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    The problem: students in General Engineering at the University of Waterloo are not choosing as often as before to enter Civil Engineering. Increasing numbers of students are choosing Mechanical or Electrical Engineering, creating a large imbalance in the three class sizes. There is tremendous concern about whether this is a long or short run trend, why this imbalance exists, and about what, if anything, should and can be done to correct this imbalance. In this paper, I will construct a logit model of student choice and apply directly to those students who have been in General Engineering at the University of Waterloo. I will attempt to discover the answer to the question- Why are students no longer choosing as frequently to enter Civil Engineering? This paper is unique in that it attempts to build a relatively sophisticated model of undergraduate choice of major and to test it empirically. Very few studies have focused on the choice of major (or department) even briefly. Choice of major is important topic because it helps to determine the future distribution of high level skills among labor; it certainly ought not to be neglected. Those studies which have looked at choice of department, have given the subject cursory glances at best. The studies have not attempted to include factors unique to the student (e.g. aptitude, interests), nor have they looked at non-salary market characteristics such as numbers of jobs. We shall find that these factors are the most important ones in explaining choice of department and should be considered. We shall find that the large fluctuations in proportions of students entering each department are caused primarily by the cyclical fluctuations in the job markets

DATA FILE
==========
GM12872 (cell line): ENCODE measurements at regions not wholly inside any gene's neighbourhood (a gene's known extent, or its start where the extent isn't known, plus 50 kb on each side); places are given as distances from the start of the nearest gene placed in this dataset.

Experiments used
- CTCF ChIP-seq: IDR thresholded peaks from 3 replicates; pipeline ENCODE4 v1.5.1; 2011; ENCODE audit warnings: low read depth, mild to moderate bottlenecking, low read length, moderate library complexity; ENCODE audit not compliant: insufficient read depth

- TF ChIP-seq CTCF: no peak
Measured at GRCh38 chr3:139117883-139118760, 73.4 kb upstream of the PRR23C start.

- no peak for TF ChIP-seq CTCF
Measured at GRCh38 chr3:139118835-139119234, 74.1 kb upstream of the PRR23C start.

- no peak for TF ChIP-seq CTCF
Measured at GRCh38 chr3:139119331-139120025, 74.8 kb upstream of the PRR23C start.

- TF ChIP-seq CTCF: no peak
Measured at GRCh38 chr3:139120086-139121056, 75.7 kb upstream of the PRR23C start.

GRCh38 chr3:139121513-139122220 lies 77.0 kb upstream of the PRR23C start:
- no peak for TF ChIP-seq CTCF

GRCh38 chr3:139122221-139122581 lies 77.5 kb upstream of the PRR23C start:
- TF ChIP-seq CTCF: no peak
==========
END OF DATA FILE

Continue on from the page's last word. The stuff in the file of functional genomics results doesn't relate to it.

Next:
A Vindication of Responsible Parties

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    Electoral platform convergence is perceived unfavorably by both the popular press and many academic scholars. This paper provides a formal account of these perceived negative effects. We show that when parties do not know voters’ preferences perfectly, voters prefer some platform divergence to the convergent policy outcome of competition between opportunistic, office-motivated, parties. We characterize when voters prefer responsible parties (which weight policy positively in their utility function) to oppor- tunistic ones. Voters prefer responsible parties when office benefits and concentration of moderate voters are high enough relative to the ideological polarization between parties. In particular, with optimally-chosen office benefits, responsible parties improve welfare.